The Bank of Japan will set aside four times the amount of money it normally would as reserves to offset the risk posed by the assets it is rapidly adding to its balance sheet with its quantitative easing.
The BOJ said on Friday that it has requested permission from the finance ministry to set aside 20 percent of the funds left over after the central bank closes its books for fiscal 2013, which ended in March. The finance ministry is likely to approve.
Currently, the BOJ is required to set aside only 5 percent of excess funds. The BOJ will announce its results for fiscal 2015 sometime in late May.
Since April last year, the BOJ has rapidly increased its purchases of government debt and riskier assets, such as real estate investment trusts and exchange-traded funds, as part of quantitative easing aimed at ending 15 years of deflation.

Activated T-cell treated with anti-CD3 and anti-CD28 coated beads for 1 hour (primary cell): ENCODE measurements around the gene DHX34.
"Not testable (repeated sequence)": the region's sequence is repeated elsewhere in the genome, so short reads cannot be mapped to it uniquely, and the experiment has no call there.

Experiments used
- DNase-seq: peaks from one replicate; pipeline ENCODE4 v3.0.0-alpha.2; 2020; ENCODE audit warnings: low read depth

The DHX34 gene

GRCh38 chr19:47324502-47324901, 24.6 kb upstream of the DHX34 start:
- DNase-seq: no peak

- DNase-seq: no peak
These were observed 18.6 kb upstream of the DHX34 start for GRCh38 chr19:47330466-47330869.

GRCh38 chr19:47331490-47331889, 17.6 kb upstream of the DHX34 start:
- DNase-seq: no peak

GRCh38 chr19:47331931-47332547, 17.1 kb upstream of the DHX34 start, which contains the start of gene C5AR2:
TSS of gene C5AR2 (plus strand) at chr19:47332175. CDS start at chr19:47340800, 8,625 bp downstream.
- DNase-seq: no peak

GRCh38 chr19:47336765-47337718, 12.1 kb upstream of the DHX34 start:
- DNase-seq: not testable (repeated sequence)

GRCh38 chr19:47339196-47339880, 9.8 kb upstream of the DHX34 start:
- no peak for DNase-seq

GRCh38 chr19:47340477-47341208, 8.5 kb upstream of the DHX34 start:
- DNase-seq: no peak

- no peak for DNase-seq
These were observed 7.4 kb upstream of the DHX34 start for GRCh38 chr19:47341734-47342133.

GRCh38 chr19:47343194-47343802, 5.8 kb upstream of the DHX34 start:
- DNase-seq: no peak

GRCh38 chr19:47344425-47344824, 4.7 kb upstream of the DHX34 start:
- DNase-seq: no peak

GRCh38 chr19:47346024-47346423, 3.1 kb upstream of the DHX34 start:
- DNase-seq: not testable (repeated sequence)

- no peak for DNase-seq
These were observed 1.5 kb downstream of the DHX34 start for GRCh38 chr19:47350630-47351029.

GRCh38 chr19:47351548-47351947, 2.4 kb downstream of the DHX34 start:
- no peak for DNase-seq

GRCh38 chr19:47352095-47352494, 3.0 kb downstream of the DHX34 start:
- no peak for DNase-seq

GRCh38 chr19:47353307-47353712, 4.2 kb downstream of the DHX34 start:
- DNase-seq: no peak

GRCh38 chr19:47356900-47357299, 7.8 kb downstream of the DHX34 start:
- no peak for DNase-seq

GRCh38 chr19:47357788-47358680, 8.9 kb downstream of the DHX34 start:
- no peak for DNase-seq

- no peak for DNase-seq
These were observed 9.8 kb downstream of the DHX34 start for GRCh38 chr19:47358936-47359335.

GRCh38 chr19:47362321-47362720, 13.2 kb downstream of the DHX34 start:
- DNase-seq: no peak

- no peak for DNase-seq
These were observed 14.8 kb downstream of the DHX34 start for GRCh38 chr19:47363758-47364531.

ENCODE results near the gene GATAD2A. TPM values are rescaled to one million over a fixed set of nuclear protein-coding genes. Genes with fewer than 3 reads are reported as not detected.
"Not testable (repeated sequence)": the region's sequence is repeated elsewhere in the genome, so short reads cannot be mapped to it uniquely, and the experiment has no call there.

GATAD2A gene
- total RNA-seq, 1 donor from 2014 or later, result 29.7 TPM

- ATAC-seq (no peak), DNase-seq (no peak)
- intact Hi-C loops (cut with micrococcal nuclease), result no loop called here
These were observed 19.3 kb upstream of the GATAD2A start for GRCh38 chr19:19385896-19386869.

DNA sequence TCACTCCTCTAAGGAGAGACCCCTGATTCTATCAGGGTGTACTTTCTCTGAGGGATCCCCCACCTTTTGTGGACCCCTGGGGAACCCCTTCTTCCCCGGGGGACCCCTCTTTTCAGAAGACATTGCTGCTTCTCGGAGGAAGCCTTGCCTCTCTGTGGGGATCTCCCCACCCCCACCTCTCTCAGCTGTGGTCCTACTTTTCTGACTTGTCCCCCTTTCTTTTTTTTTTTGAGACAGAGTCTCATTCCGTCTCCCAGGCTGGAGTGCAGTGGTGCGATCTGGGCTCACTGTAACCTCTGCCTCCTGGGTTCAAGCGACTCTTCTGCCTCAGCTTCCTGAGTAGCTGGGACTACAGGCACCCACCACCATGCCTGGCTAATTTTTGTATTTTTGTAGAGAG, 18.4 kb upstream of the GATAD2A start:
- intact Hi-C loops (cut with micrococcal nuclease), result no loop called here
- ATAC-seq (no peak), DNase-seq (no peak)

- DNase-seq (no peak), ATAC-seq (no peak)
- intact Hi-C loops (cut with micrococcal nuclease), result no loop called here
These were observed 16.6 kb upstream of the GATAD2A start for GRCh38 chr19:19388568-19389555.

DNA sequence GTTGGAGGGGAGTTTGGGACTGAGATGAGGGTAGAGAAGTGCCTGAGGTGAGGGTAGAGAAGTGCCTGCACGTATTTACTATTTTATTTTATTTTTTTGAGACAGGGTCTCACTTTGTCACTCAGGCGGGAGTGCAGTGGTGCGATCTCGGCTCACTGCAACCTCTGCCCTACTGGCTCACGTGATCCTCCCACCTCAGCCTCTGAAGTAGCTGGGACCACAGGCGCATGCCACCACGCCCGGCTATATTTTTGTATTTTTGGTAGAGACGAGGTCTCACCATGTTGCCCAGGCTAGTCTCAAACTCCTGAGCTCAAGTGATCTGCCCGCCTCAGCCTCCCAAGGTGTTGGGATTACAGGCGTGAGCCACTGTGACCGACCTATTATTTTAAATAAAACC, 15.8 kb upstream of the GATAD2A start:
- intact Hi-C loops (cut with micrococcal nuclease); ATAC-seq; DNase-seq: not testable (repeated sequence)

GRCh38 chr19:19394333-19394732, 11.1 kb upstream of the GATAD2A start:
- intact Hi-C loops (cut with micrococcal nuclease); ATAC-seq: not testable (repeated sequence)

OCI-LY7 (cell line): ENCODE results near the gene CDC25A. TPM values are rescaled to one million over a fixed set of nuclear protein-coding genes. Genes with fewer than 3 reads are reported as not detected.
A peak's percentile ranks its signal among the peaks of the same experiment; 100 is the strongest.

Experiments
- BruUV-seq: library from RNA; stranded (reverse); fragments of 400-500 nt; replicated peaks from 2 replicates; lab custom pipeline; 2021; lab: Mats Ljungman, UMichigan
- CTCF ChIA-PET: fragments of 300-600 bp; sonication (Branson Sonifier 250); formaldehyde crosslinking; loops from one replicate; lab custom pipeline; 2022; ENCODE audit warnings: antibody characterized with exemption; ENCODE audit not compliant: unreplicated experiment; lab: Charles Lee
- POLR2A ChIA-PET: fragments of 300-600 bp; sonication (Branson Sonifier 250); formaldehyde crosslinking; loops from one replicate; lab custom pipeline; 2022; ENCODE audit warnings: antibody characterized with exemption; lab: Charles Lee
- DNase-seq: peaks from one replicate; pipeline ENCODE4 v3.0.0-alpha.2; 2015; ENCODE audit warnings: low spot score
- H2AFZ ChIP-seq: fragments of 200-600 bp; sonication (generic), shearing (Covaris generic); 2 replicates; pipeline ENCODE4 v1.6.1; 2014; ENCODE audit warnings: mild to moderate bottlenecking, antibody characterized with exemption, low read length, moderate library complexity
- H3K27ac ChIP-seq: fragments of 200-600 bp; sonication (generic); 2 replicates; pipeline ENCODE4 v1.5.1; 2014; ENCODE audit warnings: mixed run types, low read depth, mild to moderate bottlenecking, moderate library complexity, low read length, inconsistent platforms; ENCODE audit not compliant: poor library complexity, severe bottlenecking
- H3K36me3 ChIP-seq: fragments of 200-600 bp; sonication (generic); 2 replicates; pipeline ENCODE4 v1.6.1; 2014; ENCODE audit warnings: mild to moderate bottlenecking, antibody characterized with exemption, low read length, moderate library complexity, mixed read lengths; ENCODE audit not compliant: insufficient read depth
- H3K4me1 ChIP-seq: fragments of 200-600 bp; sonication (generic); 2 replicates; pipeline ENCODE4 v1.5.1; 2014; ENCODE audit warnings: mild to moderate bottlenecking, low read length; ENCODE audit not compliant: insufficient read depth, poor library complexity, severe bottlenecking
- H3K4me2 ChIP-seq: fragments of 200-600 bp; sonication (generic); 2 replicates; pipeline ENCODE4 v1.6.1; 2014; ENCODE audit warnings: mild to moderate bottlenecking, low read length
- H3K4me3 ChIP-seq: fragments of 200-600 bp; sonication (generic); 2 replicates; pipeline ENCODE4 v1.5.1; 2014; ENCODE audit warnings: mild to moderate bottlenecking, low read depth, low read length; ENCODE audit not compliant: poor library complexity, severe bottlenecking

As a result, the BOJ’s balance sheet has expanded to 246 trillion yen ($2.42 trillion) at the end of April from 164 trillion yen at the end of March last year.
This has pushed the central bank’s capital adequacy ratio below its desired level of 8 percent, so the central bank judged that it was necessary to increase the reserves it would set aside, according to an official from the monetary policy board’s office.
The BOJ has kept monetary policy steady since expanding quantitative easing in April last year, when it pledged to double base money via aggressive asset purchases to accelerate consumer inflation to 2 percent in two years. ($1 = 101.6 yen)
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